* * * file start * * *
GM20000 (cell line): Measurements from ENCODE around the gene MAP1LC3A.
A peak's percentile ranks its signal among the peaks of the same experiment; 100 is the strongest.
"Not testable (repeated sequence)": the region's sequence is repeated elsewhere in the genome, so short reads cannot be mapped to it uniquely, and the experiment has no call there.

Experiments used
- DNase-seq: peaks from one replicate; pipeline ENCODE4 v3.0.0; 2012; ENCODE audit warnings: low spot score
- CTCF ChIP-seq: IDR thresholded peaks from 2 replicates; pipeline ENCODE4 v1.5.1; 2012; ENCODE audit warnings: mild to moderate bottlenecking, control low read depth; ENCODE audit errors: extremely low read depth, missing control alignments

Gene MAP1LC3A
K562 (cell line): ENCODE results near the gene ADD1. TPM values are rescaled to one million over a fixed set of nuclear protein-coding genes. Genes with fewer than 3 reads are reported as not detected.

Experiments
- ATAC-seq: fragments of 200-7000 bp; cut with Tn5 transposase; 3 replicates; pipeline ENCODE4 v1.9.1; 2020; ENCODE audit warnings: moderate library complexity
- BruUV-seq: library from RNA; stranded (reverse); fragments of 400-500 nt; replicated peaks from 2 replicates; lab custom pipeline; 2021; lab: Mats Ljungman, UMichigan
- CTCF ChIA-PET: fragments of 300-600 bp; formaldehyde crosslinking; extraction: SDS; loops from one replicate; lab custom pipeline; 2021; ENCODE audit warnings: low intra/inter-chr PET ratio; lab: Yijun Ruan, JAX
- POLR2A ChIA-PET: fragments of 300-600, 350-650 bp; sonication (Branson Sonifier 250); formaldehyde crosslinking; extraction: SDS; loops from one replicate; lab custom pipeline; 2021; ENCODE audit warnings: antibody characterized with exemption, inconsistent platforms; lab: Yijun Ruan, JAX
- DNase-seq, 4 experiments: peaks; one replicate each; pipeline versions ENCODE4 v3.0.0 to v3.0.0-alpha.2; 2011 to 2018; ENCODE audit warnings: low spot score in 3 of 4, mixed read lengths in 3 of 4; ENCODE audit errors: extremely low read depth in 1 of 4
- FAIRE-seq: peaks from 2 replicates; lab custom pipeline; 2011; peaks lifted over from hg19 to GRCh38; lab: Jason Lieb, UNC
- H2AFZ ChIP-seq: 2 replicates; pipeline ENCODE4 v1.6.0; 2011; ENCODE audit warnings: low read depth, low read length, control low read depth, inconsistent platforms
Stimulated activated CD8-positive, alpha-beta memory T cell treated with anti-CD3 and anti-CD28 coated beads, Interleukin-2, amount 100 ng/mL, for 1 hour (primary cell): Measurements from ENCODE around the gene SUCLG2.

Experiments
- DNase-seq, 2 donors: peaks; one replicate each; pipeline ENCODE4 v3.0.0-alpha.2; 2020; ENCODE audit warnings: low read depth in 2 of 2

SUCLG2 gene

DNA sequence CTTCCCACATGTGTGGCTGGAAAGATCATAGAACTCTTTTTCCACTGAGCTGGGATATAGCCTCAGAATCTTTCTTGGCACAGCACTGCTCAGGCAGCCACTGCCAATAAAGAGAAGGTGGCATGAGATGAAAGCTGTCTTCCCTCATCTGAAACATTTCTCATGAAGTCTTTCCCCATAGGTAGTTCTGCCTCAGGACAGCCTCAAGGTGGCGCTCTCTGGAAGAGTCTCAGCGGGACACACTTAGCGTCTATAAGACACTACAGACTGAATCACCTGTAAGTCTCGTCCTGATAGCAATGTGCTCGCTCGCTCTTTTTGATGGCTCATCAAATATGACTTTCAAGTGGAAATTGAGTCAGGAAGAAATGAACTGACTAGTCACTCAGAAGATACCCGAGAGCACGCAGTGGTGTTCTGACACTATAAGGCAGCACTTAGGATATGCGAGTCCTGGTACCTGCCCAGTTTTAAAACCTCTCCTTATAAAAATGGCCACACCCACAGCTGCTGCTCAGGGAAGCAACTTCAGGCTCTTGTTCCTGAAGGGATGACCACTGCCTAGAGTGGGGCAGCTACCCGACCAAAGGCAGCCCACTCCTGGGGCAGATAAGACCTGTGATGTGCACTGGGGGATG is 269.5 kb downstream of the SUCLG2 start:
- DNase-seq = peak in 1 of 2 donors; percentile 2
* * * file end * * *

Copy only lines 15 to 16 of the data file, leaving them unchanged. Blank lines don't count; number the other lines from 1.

- FAIRE-seq: peaks from 2 replicates; lab custom pipeline; 2011; peaks lifted over from hg19 to GRCh38; lab: Jason Lieb, UNC
- H2AFZ ChIP-seq: 2 replicates; pipeline ENCODE4 v1.6.0; 2011; ENCODE audit warnings: low read depth, low read length, control low read depth, inconsistent platforms